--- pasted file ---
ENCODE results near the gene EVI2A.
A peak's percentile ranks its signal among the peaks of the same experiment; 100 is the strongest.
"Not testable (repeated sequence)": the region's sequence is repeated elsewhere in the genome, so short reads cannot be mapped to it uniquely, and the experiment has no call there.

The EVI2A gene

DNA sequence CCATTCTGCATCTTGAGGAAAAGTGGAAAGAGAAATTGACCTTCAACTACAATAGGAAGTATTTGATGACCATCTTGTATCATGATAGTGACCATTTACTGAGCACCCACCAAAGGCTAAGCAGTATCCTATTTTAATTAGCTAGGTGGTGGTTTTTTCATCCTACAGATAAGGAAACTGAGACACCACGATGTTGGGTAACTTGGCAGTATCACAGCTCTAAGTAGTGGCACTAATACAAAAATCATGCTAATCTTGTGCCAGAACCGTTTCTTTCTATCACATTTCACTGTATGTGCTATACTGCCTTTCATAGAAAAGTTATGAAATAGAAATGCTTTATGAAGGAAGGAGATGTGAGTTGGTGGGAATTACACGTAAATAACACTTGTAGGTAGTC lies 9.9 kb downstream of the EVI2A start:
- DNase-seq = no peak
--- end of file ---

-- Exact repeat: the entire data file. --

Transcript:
ENCODE results near the gene EVI2A.
A peak's percentile ranks its signal among the peaks of the same experiment; 100 is the strongest.
"Not testable (repeated sequence)": the region's sequence is repeated elsewhere in the genome, so short reads cannot be mapped to it uniquely, and the experiment has no call there.

The EVI2A gene

DNA sequence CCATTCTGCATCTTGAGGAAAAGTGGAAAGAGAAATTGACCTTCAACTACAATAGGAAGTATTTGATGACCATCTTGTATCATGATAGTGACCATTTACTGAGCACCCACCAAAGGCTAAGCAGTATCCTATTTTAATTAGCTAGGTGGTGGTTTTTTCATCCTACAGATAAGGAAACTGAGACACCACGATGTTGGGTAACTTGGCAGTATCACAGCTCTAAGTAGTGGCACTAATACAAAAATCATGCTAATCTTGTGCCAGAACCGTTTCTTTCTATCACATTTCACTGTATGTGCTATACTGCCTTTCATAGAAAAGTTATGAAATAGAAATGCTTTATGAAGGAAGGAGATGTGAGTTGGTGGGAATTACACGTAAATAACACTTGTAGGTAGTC lies 9.9 kb downstream of the EVI2A start:
- DNase-seq = no peak